Tribal leaders would often use jewelry in their feather headpieces during important events. In marriage, the bride and the groom would wear multiple pieces of jewelry, most often made out of silver and turquoise as a symbol of protection.
The Native American people thought the jewelry would also bring
prosperity to the bride’s household, and ward of bad luck. It symbolized the bride’s official
transformation to womanhood and her new status as a wife.
Handcrafted jewelry played a significant role in Chinese culture for the purpose of weddings. Not only a fashion statement, but a Chinese bride would also be adorned in a golden crown. Jade was a very important addition to the jewelry worn in Chinese culture, as it symbolized grace, morality, protection, and love.
Unique handmade jewelry
The unique handmade jewelry is often passed down through generations in families and cherished. Jewelry was often given as gifts in Chinese culture. Unique handmade jewelry often featured animals, or other distinctive characteristics, depending on the decorative style of the craftsman.
A significant element of Indian culture, handcrafted jewelry was used as a status symbol, religious expression, and for formal occasions. Spiritual jewelry would vary greatly from religion to religion, with each variation using its own specific stones and designs. Some designs would contain as many as 9 stones in a single ornament. Indian culture included their own unique handmade jewelry for wedding ceremonies as a symbol of good luck. Brides would often wear multiple pieces, sometimes each fitted with gems. This would include Earrings, nose rings, toe rings, wrist, and ankle bracelets. This is still common in modern day Indian culture.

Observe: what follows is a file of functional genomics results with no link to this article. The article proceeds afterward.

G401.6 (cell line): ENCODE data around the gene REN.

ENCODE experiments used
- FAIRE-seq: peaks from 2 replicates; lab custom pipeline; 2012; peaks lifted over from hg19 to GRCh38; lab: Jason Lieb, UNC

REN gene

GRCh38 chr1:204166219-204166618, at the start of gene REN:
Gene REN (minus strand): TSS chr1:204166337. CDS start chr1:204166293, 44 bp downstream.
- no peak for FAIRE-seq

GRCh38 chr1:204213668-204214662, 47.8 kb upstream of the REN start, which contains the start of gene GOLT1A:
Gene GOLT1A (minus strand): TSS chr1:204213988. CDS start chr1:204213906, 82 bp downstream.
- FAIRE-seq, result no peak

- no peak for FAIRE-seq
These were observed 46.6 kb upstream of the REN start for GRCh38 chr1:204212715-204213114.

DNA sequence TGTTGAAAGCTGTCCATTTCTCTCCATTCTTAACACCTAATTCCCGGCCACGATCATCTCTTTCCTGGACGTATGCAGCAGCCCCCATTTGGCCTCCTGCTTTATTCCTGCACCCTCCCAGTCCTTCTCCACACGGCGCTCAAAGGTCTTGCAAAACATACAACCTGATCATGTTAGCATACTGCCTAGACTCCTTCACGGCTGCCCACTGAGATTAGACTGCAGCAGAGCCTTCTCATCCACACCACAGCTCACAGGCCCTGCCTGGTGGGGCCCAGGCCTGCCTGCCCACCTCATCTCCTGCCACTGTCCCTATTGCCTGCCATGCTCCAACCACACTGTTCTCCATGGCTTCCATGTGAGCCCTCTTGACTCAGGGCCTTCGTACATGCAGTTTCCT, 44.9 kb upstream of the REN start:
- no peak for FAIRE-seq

Ireland’s use of handcrafted jewelry reaches back thousands of years, back to when the Celts ruled the land. They were master metalsmiths and craftsmen. Warriors would often wear jewelry as a form of battle prowess, experience, and intimidation. Some would often run into battle with nothing but jewelry to show their opponents their importance and success. Their status in society was indicated by the amount and quality of the jewelry worn.